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BP agrees to sell US wind power plants  

Credit:  By New Statesman Published 03 April 2013 | www.newstatesman.com ~~

BP has agreed to sell its wind power plants worth about $1.5bn in the US, as part of its plan to withdraw from renewable energy and focus on core oil and gas business.

The British oil and gas company said that the sale will create more value for shareholders, if it finds an attractive offer.

The sale of wind plants would leave BP with only biofuels business, principally sugar cane ethanol in Brazil, and some research initiatives as leftovers of its drive into alternative energy. The company has already withdrawn from the solar industry and dropped investment in the development of carbon capture and storage technology.

BP CEO Bob Dudley said in March that the company had ‘thrown in the towel on solar’ after trying to make money at it for 35 years. Furthermore, BP also cancelled plans to build a $300m advanced cellulosic ethanol plant in Florida in 2012, citing it could earn better returns elsewhere.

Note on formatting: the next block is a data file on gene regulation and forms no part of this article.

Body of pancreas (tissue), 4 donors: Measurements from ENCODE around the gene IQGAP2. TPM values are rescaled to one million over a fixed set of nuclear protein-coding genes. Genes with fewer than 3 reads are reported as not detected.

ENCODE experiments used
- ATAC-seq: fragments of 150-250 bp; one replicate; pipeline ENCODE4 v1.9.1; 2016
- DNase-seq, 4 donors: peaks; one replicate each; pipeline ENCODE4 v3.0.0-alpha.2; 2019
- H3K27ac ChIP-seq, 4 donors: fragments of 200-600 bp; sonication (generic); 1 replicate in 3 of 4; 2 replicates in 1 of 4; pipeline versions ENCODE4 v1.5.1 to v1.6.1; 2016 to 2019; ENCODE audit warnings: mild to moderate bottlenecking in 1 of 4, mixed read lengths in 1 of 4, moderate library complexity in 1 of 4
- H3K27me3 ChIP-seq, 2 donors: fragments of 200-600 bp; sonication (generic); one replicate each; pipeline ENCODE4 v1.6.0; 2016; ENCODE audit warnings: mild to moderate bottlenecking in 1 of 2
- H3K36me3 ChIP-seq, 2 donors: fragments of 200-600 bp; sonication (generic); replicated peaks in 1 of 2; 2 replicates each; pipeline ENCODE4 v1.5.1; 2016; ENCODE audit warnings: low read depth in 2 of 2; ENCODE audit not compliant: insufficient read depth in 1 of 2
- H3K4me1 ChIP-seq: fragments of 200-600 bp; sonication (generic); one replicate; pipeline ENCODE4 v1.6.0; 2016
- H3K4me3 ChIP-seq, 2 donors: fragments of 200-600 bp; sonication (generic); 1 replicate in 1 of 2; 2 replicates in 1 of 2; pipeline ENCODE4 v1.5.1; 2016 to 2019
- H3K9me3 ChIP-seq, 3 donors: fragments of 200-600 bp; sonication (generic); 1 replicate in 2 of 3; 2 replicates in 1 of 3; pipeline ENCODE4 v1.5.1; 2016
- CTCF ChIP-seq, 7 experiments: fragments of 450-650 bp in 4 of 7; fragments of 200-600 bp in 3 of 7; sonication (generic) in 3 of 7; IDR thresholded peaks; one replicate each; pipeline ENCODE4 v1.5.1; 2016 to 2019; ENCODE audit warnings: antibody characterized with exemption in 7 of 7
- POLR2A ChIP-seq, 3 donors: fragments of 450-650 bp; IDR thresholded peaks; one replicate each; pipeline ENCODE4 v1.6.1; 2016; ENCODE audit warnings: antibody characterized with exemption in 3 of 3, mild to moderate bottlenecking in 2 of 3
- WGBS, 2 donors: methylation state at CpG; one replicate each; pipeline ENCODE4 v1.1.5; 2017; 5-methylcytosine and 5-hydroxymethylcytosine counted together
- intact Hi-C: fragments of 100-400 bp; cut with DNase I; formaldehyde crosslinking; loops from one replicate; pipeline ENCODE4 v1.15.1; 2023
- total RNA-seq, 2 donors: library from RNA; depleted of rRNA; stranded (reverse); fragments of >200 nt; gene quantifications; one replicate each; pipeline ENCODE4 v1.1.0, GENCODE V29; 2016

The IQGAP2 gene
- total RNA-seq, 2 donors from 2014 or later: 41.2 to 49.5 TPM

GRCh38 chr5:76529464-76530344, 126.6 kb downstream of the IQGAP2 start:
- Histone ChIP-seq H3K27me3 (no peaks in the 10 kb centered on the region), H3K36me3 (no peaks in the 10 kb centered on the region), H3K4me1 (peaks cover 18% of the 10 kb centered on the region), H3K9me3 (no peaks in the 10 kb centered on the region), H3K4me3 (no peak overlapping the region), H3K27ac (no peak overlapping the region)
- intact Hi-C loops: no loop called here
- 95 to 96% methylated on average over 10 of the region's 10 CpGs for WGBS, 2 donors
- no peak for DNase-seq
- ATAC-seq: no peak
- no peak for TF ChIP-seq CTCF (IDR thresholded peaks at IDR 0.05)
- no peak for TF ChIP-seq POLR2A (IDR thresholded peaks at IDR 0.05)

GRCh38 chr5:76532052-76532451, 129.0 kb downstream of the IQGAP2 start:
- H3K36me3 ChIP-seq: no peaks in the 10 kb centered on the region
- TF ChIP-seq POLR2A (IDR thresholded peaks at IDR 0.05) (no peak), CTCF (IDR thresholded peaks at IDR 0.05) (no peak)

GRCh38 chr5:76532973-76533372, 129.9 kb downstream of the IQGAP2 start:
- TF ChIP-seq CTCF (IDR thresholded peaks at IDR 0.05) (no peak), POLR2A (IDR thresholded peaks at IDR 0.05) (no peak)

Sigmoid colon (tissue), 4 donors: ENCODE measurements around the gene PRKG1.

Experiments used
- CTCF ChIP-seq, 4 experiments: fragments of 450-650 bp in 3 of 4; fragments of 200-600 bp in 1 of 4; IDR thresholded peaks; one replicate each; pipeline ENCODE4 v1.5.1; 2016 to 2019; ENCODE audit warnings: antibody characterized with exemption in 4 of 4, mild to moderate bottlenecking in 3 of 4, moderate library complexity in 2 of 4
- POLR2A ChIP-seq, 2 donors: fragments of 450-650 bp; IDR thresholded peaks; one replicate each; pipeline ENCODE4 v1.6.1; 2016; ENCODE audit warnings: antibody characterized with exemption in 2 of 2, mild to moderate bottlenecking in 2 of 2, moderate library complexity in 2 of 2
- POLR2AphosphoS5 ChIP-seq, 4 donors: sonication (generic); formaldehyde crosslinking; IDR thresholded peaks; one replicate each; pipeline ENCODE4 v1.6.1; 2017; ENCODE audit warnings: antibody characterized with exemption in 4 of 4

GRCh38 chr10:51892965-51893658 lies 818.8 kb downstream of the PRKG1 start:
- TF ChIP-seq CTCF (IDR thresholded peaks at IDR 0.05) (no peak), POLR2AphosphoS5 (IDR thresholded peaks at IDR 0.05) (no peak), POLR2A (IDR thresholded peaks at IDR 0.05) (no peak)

Bruce Hamilton, an analyst at Navigant, told the Financial Times that a rough approximation for the price of established wind farms, which have exhausted part of the value of their tax credits, would be about $1m per megawatt, suggesting the BP business could be worth about $1.5bn.

Asian energy firms looking to establish a foothold in the US wind market could be interested to acuire BP’s wind energy plants. These companies, however, may face problems for approval of deals from the US Committee on Foreign Investment due to political sensitivities.

BP, which operates 2,600Mw wind power plants in nine US states, was the 12th-largest owner of wind power in the US in 2011.

Source:  By New Statesman Published 03 April 2013 | www.newstatesman.com

This article is the work of the source indicated. Any opinions expressed in it are not necessarily those of National Wind Watch.

The copyright of this article resides with the author or publisher indicated. As part of its noncommercial effort to present the environmental, social, scientific, and economic issues of large-scale wind power development to a global audience seeking such information, National Wind Watch endeavors to observe “fair use” as provided for in section 107 of U.S. Copyright Law and similar “fair dealing” provisions of the copyright laws of other nations. Send requests to excerpt, general inquiries, and comments via e-mail.

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